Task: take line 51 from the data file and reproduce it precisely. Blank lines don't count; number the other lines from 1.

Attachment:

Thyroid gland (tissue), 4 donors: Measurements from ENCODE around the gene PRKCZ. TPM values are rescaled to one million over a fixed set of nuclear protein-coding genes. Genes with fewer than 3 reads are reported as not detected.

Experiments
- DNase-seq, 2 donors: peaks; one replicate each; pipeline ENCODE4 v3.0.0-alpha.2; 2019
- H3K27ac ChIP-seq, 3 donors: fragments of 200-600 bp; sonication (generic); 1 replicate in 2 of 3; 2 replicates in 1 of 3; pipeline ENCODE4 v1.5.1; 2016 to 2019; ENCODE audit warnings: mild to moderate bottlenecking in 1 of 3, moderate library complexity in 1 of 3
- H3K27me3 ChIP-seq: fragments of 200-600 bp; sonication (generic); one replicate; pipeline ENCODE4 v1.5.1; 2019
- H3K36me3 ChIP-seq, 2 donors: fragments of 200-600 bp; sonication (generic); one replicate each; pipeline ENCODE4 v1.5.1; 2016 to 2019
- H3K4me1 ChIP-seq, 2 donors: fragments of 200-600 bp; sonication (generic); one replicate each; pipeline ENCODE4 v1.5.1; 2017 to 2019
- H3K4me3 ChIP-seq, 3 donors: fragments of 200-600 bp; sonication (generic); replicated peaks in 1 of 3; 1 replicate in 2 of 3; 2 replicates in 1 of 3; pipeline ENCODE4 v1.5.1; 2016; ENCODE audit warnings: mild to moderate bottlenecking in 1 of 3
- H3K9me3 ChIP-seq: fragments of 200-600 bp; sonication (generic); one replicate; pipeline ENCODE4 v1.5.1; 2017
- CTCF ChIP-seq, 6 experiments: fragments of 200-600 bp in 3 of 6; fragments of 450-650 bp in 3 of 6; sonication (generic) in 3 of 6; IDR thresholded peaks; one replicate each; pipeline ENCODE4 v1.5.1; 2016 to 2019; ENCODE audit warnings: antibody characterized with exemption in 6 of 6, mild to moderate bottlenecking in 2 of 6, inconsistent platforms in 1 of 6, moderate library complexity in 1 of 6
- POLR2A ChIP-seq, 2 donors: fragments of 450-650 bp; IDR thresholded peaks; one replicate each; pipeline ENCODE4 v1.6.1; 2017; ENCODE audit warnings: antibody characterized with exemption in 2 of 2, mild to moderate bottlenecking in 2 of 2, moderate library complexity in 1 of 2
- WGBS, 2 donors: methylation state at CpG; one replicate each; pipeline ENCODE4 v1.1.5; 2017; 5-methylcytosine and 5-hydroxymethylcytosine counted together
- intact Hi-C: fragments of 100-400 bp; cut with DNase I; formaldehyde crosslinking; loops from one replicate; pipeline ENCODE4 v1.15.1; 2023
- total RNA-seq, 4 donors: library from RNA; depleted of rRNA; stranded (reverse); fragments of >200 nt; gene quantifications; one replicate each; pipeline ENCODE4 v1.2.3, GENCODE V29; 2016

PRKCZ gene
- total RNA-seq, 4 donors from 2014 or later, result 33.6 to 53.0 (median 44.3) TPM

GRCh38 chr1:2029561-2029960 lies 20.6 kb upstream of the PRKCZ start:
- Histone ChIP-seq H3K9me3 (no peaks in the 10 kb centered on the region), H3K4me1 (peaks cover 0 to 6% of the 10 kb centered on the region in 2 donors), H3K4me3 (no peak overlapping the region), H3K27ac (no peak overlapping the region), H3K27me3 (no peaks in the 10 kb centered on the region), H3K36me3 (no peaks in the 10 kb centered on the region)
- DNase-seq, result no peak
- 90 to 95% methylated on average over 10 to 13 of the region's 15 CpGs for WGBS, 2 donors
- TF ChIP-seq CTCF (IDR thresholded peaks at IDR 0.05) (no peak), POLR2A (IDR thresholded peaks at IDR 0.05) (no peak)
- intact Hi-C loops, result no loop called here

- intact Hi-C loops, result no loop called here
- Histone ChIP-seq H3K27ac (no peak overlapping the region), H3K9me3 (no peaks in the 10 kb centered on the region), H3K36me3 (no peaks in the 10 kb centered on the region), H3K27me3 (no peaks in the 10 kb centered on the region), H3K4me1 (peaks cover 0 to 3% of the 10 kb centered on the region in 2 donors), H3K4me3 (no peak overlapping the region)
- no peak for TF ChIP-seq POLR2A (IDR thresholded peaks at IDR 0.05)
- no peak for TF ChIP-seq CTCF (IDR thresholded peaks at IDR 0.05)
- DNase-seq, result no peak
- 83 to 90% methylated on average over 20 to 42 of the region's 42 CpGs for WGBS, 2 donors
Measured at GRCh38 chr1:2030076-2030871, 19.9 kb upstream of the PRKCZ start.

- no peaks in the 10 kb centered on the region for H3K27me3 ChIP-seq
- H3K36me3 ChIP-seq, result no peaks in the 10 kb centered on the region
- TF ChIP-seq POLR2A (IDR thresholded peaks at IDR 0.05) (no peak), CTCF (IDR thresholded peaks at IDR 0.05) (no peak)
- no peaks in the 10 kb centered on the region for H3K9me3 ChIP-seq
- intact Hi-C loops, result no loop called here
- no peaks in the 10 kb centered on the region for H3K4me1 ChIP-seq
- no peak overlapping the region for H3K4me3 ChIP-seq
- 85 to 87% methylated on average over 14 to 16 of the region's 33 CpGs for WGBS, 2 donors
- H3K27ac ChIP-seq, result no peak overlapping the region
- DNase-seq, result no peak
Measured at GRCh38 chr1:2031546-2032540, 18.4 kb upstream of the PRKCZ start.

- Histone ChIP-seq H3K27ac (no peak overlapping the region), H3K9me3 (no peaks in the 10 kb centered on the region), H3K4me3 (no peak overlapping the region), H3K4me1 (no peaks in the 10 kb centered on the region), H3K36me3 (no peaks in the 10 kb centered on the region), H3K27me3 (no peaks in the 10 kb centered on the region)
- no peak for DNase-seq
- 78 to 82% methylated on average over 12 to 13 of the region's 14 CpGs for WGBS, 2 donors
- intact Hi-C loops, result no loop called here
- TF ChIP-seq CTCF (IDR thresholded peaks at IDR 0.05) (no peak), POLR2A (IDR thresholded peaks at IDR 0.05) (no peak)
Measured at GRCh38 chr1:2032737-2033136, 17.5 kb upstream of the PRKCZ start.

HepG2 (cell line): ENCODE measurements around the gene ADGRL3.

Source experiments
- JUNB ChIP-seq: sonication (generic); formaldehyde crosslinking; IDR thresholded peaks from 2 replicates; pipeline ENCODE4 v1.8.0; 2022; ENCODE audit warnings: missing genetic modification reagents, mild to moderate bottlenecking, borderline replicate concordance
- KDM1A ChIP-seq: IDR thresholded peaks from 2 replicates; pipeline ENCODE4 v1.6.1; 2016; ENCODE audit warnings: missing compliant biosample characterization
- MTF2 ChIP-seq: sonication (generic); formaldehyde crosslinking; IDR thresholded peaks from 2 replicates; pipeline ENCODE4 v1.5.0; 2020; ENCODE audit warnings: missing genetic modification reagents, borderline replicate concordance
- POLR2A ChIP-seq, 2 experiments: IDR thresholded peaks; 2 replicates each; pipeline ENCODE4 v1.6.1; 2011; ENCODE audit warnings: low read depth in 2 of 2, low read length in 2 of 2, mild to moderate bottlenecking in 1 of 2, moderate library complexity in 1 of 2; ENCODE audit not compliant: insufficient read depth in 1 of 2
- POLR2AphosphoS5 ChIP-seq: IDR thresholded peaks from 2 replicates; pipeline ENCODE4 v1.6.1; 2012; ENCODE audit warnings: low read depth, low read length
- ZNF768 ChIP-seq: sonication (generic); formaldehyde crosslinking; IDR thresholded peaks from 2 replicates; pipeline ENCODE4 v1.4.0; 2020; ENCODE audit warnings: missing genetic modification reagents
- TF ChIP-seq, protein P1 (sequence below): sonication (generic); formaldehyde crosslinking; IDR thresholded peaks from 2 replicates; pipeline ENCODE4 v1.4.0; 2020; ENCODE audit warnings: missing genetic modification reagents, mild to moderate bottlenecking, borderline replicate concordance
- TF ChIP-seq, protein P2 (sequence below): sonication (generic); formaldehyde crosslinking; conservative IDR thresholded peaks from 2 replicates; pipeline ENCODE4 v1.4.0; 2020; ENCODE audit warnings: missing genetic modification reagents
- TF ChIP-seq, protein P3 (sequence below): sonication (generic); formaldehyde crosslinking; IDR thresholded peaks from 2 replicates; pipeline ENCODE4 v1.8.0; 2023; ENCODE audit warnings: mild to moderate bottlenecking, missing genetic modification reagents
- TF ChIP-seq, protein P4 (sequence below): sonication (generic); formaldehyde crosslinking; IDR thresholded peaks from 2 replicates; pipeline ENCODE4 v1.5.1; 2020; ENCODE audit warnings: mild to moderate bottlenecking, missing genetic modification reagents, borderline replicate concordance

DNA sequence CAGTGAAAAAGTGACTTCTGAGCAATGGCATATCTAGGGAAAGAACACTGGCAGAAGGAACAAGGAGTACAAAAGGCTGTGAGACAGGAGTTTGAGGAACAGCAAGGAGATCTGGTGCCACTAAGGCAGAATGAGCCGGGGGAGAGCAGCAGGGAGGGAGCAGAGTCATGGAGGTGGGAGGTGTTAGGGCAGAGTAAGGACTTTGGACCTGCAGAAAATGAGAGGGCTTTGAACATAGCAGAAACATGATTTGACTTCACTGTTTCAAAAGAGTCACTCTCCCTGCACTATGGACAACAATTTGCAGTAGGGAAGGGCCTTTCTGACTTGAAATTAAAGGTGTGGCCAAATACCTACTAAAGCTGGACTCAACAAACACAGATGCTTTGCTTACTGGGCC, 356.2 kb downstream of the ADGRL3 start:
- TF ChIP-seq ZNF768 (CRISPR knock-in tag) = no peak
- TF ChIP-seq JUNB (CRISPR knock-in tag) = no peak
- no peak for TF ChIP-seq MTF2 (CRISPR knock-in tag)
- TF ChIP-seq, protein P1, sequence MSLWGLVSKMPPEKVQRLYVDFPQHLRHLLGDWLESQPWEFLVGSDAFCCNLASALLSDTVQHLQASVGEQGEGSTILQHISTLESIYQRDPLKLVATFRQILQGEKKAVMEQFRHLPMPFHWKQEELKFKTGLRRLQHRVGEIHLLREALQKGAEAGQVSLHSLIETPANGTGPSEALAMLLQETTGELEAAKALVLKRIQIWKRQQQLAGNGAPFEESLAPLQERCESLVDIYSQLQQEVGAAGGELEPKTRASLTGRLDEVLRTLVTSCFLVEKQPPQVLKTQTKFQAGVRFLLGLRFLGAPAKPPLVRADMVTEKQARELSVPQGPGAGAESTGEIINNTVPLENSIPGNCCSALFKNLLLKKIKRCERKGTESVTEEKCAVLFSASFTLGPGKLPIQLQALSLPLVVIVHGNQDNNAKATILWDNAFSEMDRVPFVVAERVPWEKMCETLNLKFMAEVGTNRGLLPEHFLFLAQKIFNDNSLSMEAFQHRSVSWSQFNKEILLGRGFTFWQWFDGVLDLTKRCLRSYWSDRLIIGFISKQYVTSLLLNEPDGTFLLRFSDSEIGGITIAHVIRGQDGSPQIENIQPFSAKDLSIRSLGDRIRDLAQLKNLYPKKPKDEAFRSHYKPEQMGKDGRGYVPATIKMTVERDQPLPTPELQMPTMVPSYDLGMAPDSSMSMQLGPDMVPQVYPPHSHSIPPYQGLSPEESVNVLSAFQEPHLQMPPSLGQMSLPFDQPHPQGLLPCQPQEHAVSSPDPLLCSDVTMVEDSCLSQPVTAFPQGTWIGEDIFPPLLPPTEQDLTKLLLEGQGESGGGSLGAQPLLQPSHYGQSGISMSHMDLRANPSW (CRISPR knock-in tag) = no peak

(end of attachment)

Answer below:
- MTF2 ChIP-seq: sonication (generic); formaldehyde crosslinking; IDR thresholded peaks from 2 replicates; pipeline ENCODE4 v1.5.0; 2020; ENCODE audit warnings: missing genetic modification reagents, borderline replicate concordance